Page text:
September 01, 2002
Yet Another Dinosaur Death Theory!
Posted by Ellen at September 01, 2002 10:27 AM
Here is more of an in-depth article on how temperature change killed the dinosaurs.
eMail this entry!
That's an in-depth article? How many words could I use to write a brief article? Would it be more than one?
Anyway, it's pretty poorly thought-out, although whether this is the fault of the scientist or the reporter is hard to say.
The only actual news in this piece is the oxygen isotope data showing a temperature drop correlating with the extinction of dinosaur species in Alberta. I'm not saying that's not a nice result, but it gets rather stretched in the rest of the article.
There's no direct evidence that dinosaurs were cold-blooded. People assume they were because extant reptilian species are cold-blooded, but birds and dinosaurs share a common, reptilian ancestor (it no longer appears that birds evolved from dinosaurs) and birds are warm blooded. Many observations of dinosaur bones and growth-rates suggest that they had at least some warm blooded character, although it might be slightly different to mammalian physiology. There are dinosaur fossils in Antartica. It wasn't ice-bound when they formed, but it was at a high lattitude. Clearly at least some dinosaurs could survive outside the temperate and tropical zones.
It's unlikely that the temperature change killed the animals, it's more likely to have changed the ecosystem they lived in in ways that made them less well adapted. What's not clear from the article is the time scale of the temperature decline. If it took several million years, why didn't species adapt and recolonise the new landscape?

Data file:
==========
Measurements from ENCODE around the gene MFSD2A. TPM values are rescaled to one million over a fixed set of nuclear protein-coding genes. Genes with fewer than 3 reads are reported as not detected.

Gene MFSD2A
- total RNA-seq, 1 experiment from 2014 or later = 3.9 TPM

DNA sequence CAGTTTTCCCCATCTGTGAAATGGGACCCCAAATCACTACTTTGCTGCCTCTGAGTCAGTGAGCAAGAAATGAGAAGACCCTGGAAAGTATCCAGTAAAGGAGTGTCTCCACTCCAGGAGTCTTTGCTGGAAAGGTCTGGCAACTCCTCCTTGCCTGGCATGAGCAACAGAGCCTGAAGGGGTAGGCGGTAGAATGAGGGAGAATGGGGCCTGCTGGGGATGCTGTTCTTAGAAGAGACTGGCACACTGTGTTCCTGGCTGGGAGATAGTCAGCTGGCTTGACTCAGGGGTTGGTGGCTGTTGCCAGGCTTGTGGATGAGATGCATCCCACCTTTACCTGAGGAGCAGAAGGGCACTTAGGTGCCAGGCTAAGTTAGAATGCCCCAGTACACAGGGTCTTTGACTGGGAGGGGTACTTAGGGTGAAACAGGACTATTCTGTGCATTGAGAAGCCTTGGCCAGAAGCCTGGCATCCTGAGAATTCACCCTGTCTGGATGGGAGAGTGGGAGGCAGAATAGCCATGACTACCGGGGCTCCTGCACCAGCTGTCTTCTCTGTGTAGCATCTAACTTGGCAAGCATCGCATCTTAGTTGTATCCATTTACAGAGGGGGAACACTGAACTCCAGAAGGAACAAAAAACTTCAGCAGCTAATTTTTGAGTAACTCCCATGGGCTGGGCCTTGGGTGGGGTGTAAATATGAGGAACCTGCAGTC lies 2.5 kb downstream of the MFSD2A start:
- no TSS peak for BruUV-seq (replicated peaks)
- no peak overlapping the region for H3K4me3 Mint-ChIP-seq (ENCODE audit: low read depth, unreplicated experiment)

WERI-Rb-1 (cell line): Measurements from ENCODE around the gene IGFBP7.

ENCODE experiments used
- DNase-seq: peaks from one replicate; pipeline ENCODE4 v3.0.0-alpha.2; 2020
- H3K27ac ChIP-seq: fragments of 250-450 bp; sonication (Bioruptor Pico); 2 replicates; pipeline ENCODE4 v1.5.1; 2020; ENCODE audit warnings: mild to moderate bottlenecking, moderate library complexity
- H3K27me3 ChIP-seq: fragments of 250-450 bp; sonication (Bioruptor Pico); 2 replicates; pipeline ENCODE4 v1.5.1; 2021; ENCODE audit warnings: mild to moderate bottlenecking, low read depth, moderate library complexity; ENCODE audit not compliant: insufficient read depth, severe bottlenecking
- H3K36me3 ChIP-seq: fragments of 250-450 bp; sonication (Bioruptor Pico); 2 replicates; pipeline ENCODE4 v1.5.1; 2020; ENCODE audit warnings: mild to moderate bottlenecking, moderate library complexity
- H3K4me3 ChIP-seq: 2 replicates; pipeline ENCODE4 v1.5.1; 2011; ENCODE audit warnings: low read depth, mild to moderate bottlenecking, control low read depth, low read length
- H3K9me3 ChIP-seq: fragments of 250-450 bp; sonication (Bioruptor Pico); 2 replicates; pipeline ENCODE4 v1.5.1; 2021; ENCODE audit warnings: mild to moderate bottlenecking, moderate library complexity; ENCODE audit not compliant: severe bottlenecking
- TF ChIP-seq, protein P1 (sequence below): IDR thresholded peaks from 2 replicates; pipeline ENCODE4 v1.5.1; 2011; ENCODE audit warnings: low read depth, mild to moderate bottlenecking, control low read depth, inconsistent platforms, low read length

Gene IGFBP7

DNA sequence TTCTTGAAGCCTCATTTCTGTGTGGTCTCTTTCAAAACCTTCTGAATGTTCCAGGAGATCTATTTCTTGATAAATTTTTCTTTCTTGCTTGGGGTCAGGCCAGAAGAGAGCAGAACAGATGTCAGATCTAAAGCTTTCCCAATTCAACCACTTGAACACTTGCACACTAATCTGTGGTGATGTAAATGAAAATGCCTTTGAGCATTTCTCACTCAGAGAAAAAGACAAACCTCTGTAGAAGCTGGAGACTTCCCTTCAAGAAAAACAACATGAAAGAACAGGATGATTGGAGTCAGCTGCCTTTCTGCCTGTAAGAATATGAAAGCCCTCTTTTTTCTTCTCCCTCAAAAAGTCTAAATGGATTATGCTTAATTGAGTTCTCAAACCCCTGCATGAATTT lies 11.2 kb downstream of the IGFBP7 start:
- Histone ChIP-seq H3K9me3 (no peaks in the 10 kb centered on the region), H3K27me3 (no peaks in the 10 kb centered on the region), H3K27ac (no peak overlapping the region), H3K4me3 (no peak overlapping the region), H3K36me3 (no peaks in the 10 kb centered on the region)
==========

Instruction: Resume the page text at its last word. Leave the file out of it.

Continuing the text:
There is an obvious cause for the climate change - the Deccan Traps flood basalt eruption. It's dissapointing that the implications of this observation aren't related to that event. It's also not clear (presumably unknown at the moment) whether this was a localised climate change and local extinctions, or whether these rocks are representative of the global environment.
Dinosaurs were not the only group of species to go extinct at the K-T boundary - many marine species also go extinct at around the same time. It's not clear how temperature and rainfall changes would affect marine organisms.
It has been argued for a long time that the K-T extinction starts before the impact event, and even that it continues afterwards. The data are so uncertain (this is most stratigraphic dating, but deciding which precise layer a large dino fossil belongs to is hard, radiological dating is also too uncertain on the time scales involved). Longer time scales favour the flood basalt or climate change theories, short time scales favour the impact event. There are also studies suggesting that mass extinctions happen very quickly (I think they got on down below 100,000 years), so any single data point by itself doesn't really decide the issue.
Of course its a piss poor article:) Once a journalist nabs a 'story' they try to write something interesting that to them and the 'normal' attention range human can stand. :)
You should write for a science journal, you are chock full of interesting info!
the site was fucking shit, it was so boring. it was like watching grass grow for a whole fucking year, the site orginsers were a groupe of fucking pansies, who have never been laied in there life.
thats all i have to say